Private College 529 plans allow families from any state to pay today’s tuition price at any of the plan’s member colleges. Private College 529 plans have no start-up fees, no maintenance fees, and no annual fees, and are free from federal taxes. Currently there are 276 schools in 39 states participating in the Independent 529 plan. This certificate must be held for a minimum of 36 months before it can be redeemed. Just like other 529 plans, the independent 529 plan is counted as an asset of the parent. Prepaid tuition plans are exempt from federal income tax, and are often exempt from state and local income taxes.

For details about 529 plans, visit savingforcollege.com. For specific details about the State of New Hampshire's 529 savings plan, visit fidelity.com/unique.

What questions should I ask before I invest in a 529 plan?

According to the U.S. Securities and Exchange Commission, knowing the answers to these questions may help you decide which 529 plan is best for you. 

  • Is the plan available directly from the state or plan sponsor?
  • What fees are charged by the plan? How much of my investment goes to compensating my broker? Under what circumstances does the plan waive or reduce certain fees?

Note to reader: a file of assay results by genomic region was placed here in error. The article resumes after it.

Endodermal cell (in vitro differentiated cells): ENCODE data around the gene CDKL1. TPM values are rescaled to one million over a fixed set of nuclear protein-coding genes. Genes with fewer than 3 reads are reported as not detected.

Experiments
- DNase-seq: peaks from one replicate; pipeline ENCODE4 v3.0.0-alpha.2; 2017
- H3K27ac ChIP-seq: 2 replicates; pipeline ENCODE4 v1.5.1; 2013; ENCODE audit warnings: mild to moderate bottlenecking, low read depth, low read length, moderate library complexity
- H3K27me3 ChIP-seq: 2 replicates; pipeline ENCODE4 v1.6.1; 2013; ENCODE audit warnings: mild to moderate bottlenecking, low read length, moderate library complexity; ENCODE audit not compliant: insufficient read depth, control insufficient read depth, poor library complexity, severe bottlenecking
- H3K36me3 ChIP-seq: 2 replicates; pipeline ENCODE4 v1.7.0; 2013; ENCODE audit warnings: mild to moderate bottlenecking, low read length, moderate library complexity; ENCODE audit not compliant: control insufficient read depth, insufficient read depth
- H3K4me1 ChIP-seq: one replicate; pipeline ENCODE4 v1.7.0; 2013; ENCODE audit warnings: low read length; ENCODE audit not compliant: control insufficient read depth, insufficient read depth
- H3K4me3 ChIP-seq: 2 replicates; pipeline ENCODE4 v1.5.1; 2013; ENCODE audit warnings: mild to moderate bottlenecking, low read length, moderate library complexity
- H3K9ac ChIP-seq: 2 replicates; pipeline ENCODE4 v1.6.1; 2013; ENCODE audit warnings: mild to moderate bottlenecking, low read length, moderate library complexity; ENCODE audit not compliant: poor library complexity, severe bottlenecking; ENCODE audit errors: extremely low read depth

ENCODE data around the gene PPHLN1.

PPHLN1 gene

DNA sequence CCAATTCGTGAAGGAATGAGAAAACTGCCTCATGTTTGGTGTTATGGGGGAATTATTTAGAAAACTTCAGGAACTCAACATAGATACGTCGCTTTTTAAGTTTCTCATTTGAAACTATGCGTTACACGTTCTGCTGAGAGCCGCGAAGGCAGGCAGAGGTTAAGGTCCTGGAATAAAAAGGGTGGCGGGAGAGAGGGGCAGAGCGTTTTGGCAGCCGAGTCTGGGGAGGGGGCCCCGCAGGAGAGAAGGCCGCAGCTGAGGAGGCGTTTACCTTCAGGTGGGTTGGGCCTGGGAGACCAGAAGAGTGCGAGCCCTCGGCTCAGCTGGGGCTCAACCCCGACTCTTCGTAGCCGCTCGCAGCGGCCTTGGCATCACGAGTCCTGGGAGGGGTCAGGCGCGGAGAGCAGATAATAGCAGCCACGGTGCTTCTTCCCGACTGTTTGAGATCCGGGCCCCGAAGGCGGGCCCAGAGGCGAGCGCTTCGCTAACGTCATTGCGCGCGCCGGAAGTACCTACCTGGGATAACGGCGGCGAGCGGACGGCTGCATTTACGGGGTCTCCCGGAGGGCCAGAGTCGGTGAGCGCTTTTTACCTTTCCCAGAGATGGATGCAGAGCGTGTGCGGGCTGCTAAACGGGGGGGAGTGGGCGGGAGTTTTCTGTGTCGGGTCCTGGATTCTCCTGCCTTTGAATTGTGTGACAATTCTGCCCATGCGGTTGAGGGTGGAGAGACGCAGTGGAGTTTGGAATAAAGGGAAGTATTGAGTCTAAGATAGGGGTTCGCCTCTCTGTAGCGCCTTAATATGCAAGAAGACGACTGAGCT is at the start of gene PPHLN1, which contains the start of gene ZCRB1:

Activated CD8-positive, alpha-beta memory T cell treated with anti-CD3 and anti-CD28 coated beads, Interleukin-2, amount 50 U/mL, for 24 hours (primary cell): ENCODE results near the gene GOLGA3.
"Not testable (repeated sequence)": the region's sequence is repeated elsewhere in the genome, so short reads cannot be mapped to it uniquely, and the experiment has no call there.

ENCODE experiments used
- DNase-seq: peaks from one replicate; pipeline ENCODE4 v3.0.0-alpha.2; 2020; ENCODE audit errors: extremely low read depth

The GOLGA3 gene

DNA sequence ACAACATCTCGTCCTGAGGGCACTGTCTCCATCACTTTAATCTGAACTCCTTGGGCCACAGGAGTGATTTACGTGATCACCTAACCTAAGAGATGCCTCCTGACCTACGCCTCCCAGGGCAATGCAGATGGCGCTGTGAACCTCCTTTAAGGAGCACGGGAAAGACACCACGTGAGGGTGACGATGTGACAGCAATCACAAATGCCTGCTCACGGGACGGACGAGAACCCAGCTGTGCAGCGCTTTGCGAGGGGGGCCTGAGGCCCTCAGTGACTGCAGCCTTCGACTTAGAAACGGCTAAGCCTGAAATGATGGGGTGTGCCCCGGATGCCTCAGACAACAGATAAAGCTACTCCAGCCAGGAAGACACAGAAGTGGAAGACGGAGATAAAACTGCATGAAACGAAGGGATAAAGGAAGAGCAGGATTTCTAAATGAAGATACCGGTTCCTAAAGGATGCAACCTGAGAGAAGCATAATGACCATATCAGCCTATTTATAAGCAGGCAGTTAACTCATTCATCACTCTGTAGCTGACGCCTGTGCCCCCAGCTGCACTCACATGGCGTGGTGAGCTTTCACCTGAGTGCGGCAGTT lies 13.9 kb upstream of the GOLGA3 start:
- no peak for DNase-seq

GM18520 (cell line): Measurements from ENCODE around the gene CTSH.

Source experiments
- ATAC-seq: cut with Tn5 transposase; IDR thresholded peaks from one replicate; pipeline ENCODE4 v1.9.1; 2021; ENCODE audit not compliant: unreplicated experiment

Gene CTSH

• What are the plan’s withdrawal restrictions? What types of college expenses are covered by the plan? Which colleges and universities participate in the plan?
  • What types of investment options are offered by the plan? How long are contributions held before being invested?
  • Does the plan offer special benefits for state residents? Would I be better off investing in my state’s plan or another plan? Does my state’s plan offer tax advantages or other benefits for investment in the plan it sponsors? If my state’s plan charges higher fees than another state’s plan, do the tax advantages or other benefits offered by my state outweigh the benefit of investing in another state’s less expensive plan?
  • What limitations apply to the plan? When can an account holder change investment options, switch beneficiaries, or transfer ownership of the account to another account holder?

An Affinity program creates brand loyalty by offering a rebate to consumers in exchange for buying certain products or shopping at certain retailers. These programs provide college savings incentives including contributions to a 529 college savings plan. Parents or grandparents, friends and siblings just register their credit cards with the affinity program and these programs track purchases at participating stores. UPromise and Baby Mint are examples of affinity programs. Often, investment companies that manage 529 college savings plans also offer rebates to customers. For example, New Hampshire’s college savings plans (The UNIQUE College Investment Plan and the Fidelity Advisor 529 Plan) are managed by Fidelity Investments. Fidelity provides a rebate to its credit card customers in the form of funds directed to a friend or family member’s Fidelity-managed 529 Plan account. Affinity programs are a great way to supplement regular long-term investments.